PELLA, Wis. (WBAY) – An artist from the small town of Pella, Wisconsin, is known for his digital masterpieces.
Scott Menzel works from his studio in Pella, patient for the creative process to begin.
“In my world, nothing is fast,” Scott says.
Scott was born with a condition called spinal muscular atrophy type 2.
“It’s an inherited condition where my muscles don’t get the right signals, so muscle growth is stunted, so I’ve never really walked, I’ve been in a wheelchair my whole life,” Scott says.
Unable to do most of the things his friends loved, Scott fell in love with art at a young age.
“I was drawing cartoons and cars just to pass the time, then slowly progressing through school, doing t-shirts and different projects for school,” Scott explains.
After drawing all the faces of his 1993 Marion High School graduating class on a t-shirt, Scott earned a degree in graphic communication at St. Norbert College in De Pere.
He worked in college for ten years in a computer lab, helping teachers learn how to use assistive technology for students with disabilities.
On the side, he continued his work, receiving constant praise but inside not knowing if the compliments were sincere due to his disability.
“There’s always this doubt, well, they just say it’s nice, but I think the moment I realized that maybe there was something was that I participated in a contest and they obviously didn’t know who I was and I got my work published in an international magazine,” Scott said.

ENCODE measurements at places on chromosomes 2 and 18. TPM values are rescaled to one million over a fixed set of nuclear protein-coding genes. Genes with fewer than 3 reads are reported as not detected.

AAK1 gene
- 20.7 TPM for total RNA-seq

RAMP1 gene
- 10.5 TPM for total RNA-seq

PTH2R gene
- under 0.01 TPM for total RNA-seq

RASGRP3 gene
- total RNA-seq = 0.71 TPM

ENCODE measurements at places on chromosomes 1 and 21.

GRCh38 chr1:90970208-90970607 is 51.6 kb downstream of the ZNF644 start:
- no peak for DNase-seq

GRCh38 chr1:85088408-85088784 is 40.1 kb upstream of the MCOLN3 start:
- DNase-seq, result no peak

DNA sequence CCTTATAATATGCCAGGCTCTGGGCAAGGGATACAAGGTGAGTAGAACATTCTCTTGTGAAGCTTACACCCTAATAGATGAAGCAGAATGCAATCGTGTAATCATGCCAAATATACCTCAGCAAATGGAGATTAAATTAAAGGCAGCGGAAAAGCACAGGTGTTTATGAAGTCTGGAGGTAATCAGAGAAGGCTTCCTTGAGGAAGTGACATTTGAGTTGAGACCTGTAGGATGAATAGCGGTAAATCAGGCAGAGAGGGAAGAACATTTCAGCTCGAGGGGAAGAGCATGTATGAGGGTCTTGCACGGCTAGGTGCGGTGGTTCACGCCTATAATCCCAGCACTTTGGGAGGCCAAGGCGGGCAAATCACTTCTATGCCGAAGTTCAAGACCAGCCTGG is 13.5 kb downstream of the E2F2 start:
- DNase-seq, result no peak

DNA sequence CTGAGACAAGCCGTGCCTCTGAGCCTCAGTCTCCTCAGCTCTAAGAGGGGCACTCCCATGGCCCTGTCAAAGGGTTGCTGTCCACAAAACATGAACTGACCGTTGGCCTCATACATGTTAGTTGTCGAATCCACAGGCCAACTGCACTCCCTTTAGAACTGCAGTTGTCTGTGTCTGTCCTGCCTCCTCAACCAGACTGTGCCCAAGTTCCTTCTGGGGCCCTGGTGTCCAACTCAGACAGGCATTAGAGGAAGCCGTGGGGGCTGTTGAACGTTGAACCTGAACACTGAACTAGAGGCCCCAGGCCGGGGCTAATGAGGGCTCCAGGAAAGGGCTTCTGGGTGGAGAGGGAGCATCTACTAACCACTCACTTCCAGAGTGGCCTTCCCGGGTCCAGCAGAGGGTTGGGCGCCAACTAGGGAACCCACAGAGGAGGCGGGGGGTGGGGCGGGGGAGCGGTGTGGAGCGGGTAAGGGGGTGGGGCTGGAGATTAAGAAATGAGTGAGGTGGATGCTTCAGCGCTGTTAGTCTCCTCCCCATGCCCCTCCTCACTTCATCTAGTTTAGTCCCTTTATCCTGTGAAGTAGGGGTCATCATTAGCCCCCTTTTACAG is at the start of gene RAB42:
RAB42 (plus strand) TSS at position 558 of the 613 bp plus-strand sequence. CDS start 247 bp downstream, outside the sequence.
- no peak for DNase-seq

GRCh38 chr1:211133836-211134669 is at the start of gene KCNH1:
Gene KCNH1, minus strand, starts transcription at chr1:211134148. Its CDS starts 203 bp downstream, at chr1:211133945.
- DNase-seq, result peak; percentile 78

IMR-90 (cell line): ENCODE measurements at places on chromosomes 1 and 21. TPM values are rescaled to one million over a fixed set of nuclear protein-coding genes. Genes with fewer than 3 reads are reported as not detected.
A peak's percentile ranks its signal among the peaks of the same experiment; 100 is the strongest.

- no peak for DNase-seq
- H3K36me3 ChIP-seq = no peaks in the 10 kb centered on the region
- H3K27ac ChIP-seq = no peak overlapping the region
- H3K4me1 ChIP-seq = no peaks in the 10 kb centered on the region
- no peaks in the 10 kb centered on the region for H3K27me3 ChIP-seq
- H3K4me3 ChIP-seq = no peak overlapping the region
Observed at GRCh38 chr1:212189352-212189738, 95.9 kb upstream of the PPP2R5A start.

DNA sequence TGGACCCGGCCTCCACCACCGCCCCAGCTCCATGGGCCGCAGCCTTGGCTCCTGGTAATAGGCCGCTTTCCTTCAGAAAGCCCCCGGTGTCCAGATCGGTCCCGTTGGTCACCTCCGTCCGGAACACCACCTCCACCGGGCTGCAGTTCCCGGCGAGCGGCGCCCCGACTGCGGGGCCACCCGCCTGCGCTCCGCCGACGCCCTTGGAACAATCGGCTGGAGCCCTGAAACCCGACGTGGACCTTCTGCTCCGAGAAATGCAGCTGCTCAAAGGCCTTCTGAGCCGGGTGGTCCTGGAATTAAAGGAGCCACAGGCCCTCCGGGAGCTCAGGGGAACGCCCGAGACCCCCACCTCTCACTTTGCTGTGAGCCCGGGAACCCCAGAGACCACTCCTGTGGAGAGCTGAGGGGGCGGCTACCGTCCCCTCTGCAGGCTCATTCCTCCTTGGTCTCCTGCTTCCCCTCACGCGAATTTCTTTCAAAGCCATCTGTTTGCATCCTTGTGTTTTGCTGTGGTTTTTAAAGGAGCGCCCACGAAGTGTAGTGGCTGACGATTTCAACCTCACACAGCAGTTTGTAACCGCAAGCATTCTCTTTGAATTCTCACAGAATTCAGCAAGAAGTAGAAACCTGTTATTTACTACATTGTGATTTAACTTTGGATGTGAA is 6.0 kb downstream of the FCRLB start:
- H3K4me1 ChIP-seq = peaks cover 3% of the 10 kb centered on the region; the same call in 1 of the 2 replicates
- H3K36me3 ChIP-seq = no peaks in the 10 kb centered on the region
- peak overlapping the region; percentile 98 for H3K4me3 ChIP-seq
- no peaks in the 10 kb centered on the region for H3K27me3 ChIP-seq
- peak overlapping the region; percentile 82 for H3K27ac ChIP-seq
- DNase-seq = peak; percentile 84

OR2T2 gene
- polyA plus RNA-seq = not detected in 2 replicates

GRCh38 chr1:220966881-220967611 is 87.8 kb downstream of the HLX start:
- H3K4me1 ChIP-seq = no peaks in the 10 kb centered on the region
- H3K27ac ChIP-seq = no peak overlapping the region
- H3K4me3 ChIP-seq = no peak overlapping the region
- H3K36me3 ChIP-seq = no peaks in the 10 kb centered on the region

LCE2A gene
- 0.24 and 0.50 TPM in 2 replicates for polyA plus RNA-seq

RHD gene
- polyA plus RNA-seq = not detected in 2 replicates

With newfound confidence, Scott returned to Pella.
“It’s kind of my home turf, which is kind of nice,” Scott said. “Everyone is like family in this area, so it’s comforting you’re not like a stranger.”
In 2014, he launched his own art business, Menzel Fine Art.
Using a trackball, on-screen keyboard, and traditional software like Photoshop, Blender, Art Rage, and Premiere, Scott entered the world of digital art.
“Really, I have no excuses. I have all the tools to be able to create anything I envision and now it’s up to me and my responsibility to be able to produce it,” Scott says.
“It’s a lifeline for him. Technology has allowed him to follow his art. He has lost movement in his hands over the years and now he can draw via the computer,” says mum Patti Menzel.
Scott’s art can be found at local hospitals, colleges, non-profit facilities, and businesses as far away as Milwaukee.
In recent years, he has moved from using canvas to transferring his art onto metal.
“All of a sudden you get that a-ha moment where it’s like okay, done.”
Scott considers his style mostly contemporary, with a focus on abstract ideas and all manner of creatures, like a spider titled “Strange Beauty.”
“It’s symbolic to me just because sometimes people are afraid of things they don’t understand, and like being in a wheelchair, sometimes people don’t know how to approach you, which I totally understand, I don’t I’m not offended and I try to break the ice with people,” says Scott.
With the help of family and friends, Scott is able to attend at least a dozen art shows each year across the state.
A proud mom sees this as an opportunity for her son to serve as an inspiration.
“To show the world what a person can do and is capable of,” says Patti.
Scott admits he’s proud of how far he’s come on a road traveled by very few.
“It’s pretty awesome, I’ll be honest with you. It’s awesome to be able to create, to do it for a living and then people see that it’s probably the best thing. I want people to see,” Scott says.
Scott’s dream is to one day open his own gallery and travel the world to showcase his work. Based on his incredible talent and incredible attitude, don’t be surprised to see this happen.
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